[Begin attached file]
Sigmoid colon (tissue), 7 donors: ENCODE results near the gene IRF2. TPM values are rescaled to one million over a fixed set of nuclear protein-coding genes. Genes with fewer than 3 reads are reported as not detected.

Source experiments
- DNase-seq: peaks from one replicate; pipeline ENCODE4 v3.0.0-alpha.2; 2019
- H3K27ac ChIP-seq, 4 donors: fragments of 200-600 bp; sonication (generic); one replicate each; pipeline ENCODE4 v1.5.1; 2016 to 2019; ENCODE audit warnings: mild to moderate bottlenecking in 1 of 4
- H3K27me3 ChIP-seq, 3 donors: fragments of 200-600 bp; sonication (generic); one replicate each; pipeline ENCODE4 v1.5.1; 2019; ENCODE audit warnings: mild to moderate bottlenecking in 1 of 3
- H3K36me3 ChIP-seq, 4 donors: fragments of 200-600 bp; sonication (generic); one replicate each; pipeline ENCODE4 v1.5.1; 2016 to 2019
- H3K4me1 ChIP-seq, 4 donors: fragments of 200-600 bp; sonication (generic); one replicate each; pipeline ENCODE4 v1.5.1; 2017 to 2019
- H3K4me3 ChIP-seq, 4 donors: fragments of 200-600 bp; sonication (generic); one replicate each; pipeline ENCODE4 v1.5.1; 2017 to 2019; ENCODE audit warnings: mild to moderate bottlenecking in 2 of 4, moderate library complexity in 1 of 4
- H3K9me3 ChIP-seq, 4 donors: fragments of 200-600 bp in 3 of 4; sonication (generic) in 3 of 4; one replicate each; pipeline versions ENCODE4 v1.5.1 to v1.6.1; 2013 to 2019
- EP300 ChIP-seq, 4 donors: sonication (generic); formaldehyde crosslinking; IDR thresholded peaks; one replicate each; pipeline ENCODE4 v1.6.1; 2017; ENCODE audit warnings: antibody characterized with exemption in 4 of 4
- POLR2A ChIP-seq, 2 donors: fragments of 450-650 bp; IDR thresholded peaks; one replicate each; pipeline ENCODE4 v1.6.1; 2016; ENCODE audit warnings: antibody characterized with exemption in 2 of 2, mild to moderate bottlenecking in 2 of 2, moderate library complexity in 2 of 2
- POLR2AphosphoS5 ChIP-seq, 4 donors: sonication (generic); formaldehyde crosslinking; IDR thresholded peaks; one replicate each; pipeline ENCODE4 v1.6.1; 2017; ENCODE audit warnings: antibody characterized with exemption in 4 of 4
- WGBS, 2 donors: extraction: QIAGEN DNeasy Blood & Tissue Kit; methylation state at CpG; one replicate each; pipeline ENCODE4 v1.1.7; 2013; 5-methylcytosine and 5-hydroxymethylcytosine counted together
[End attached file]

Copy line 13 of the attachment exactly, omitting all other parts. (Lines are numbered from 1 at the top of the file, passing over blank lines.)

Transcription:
- WGBS, 2 donors: extraction: QIAGEN DNeasy Blood & Tissue Kit; methylation state at CpG; one replicate each; pipeline ENCODE4 v1.1.7; 2013; 5-methylcytosine and 5-hydroxymethylcytosine counted together